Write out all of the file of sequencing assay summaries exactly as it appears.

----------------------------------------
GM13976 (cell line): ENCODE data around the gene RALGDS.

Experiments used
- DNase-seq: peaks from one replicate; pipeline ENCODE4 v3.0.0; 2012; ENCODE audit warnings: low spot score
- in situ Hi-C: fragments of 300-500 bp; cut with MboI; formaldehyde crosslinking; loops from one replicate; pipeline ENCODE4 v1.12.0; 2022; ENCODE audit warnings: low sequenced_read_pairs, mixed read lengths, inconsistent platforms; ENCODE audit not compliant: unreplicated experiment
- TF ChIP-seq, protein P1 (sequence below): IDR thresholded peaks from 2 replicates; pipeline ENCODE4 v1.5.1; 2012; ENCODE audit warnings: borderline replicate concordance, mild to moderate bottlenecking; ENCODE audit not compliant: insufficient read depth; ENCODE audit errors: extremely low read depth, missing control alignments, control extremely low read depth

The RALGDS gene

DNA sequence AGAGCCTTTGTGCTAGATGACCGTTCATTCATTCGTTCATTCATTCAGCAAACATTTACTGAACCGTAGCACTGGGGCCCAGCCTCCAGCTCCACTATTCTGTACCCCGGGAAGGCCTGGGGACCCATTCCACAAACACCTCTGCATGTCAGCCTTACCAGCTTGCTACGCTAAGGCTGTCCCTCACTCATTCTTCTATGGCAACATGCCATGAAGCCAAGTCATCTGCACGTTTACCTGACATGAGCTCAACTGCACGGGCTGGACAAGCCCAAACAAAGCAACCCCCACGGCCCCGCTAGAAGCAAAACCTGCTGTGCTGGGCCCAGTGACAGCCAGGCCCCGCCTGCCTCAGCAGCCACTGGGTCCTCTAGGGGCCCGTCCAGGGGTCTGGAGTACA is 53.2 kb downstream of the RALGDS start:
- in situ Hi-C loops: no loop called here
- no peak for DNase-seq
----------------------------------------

GM13976 (cell line): ENCODE data around the gene RALGDS.

Experiments used
- DNase-seq: peaks from one replicate; pipeline ENCODE4 v3.0.0; 2012; ENCODE audit warnings: low spot score
- in situ Hi-C: fragments of 300-500 bp; cut with MboI; formaldehyde crosslinking; loops from one replicate; pipeline ENCODE4 v1.12.0; 2022; ENCODE audit warnings: low sequenced_read_pairs, mixed read lengths, inconsistent platforms; ENCODE audit not compliant: unreplicated experiment
- TF ChIP-seq, protein P1 (sequence below): IDR thresholded peaks from 2 replicates; pipeline ENCODE4 v1.5.1; 2012; ENCODE audit warnings: borderline replicate concordance, mild to moderate bottlenecking; ENCODE audit not compliant: insufficient read depth; ENCODE audit errors: extremely low read depth, missing control alignments, control extremely low read depth

The RALGDS gene

DNA sequence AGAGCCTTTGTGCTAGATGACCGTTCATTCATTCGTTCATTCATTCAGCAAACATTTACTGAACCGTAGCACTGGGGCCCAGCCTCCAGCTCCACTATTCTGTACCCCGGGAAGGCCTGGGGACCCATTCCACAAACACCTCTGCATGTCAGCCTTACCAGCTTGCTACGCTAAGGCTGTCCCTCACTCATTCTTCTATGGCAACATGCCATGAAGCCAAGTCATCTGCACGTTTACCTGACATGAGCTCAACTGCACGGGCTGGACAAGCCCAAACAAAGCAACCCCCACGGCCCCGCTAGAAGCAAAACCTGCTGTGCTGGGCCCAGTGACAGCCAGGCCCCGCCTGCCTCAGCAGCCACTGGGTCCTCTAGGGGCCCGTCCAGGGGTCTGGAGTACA is 53.2 kb downstream of the RALGDS start:
- in situ Hi-C loops: no loop called here
- no peak for DNase-seq